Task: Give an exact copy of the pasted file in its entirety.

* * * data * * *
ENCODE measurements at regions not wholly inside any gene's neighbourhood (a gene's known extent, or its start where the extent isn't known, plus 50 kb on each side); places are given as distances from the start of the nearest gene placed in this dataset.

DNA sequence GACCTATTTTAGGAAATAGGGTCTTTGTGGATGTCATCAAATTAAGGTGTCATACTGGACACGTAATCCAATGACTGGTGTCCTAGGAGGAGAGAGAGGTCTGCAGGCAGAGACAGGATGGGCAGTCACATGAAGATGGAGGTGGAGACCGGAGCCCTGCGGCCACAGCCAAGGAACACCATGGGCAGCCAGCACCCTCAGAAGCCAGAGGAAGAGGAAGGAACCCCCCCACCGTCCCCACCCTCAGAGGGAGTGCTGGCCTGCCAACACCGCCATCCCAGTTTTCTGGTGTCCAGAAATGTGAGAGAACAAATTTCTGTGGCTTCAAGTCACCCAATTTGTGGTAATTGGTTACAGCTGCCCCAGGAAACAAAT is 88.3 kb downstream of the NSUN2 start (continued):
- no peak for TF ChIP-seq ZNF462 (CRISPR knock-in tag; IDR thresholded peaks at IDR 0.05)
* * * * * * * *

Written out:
ENCODE measurements at regions not wholly inside any gene's neighbourhood (a gene's known extent, or its start where the extent isn't known, plus 50 kb on each side); places are given as distances from the start of the nearest gene placed in this dataset.

DNA sequence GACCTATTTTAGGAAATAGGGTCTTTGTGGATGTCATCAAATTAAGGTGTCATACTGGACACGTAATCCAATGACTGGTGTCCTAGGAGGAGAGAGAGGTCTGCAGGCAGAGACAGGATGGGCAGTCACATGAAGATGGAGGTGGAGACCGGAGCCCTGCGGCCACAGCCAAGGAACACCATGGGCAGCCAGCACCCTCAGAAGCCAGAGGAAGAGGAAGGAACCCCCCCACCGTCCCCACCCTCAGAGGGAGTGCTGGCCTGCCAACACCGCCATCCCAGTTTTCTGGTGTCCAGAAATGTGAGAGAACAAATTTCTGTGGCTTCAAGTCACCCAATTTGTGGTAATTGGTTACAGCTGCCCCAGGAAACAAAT is 88.3 kb downstream of the NSUN2 start (continued):
- no peak for TF ChIP-seq ZNF462 (CRISPR knock-in tag; IDR thresholded peaks at IDR 0.05)